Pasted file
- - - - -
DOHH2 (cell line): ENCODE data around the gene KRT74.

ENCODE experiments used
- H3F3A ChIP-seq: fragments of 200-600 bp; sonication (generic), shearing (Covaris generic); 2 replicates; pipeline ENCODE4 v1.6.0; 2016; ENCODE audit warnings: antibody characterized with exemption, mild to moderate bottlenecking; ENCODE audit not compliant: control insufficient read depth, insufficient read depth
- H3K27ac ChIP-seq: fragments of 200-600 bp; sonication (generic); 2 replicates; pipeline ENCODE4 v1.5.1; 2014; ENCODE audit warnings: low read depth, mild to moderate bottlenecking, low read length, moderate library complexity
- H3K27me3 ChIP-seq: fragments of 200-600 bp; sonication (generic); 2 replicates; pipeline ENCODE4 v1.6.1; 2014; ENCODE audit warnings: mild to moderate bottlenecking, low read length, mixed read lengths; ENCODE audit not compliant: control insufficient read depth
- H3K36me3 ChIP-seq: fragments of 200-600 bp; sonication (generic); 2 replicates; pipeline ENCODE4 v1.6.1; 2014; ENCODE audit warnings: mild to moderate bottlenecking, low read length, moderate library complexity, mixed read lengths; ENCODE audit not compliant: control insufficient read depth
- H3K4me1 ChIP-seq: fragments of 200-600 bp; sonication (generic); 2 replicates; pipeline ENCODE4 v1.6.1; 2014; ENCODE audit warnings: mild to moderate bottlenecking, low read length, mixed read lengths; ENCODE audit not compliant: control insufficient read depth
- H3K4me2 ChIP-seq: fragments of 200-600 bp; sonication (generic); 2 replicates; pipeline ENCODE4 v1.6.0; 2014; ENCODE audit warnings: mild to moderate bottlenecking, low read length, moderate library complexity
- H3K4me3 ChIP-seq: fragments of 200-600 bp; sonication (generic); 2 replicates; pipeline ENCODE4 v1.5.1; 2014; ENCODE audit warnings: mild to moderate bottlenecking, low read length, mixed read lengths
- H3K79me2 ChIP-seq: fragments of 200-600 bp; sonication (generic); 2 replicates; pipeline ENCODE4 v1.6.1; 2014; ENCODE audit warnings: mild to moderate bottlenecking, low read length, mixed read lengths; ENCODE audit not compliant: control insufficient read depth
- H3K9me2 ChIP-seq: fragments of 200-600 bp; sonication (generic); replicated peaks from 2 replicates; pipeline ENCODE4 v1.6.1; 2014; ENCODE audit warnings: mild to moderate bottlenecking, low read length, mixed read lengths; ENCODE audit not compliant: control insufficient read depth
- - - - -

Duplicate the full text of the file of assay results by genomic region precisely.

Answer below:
DOHH2 (cell line): ENCODE data around the gene KRT74.

ENCODE experiments used
- H3F3A ChIP-seq: fragments of 200-600 bp; sonication (generic), shearing (Covaris generic); 2 replicates; pipeline ENCODE4 v1.6.0; 2016; ENCODE audit warnings: antibody characterized with exemption, mild to moderate bottlenecking; ENCODE audit not compliant: control insufficient read depth, insufficient read depth
- H3K27ac ChIP-seq: fragments of 200-600 bp; sonication (generic); 2 replicates; pipeline ENCODE4 v1.5.1; 2014; ENCODE audit warnings: low read depth, mild to moderate bottlenecking, low read length, moderate library complexity
- H3K27me3 ChIP-seq: fragments of 200-600 bp; sonication (generic); 2 replicates; pipeline ENCODE4 v1.6.1; 2014; ENCODE audit warnings: mild to moderate bottlenecking, low read length, mixed read lengths; ENCODE audit not compliant: control insufficient read depth
- H3K36me3 ChIP-seq: fragments of 200-600 bp; sonication (generic); 2 replicates; pipeline ENCODE4 v1.6.1; 2014; ENCODE audit warnings: mild to moderate bottlenecking, low read length, moderate library complexity, mixed read lengths; ENCODE audit not compliant: control insufficient read depth
- H3K4me1 ChIP-seq: fragments of 200-600 bp; sonication (generic); 2 replicates; pipeline ENCODE4 v1.6.1; 2014; ENCODE audit warnings: mild to moderate bottlenecking, low read length, mixed read lengths; ENCODE audit not compliant: control insufficient read depth
- H3K4me2 ChIP-seq: fragments of 200-600 bp; sonication (generic); 2 replicates; pipeline ENCODE4 v1.6.0; 2014; ENCODE audit warnings: mild to moderate bottlenecking, low read length, moderate library complexity
- H3K4me3 ChIP-seq: fragments of 200-600 bp; sonication (generic); 2 replicates; pipeline ENCODE4 v1.5.1; 2014; ENCODE audit warnings: mild to moderate bottlenecking, low read length, mixed read lengths
- H3K79me2 ChIP-seq: fragments of 200-600 bp; sonication (generic); 2 replicates; pipeline ENCODE4 v1.6.1; 2014; ENCODE audit warnings: mild to moderate bottlenecking, low read length, mixed read lengths; ENCODE audit not compliant: control insufficient read depth
- H3K9me2 ChIP-seq: fragments of 200-600 bp; sonication (generic); replicated peaks from 2 replicates; pipeline ENCODE4 v1.6.1; 2014; ENCODE audit warnings: mild to moderate bottlenecking, low read length, mixed read lengths; ENCODE audit not compliant: control insufficient read depth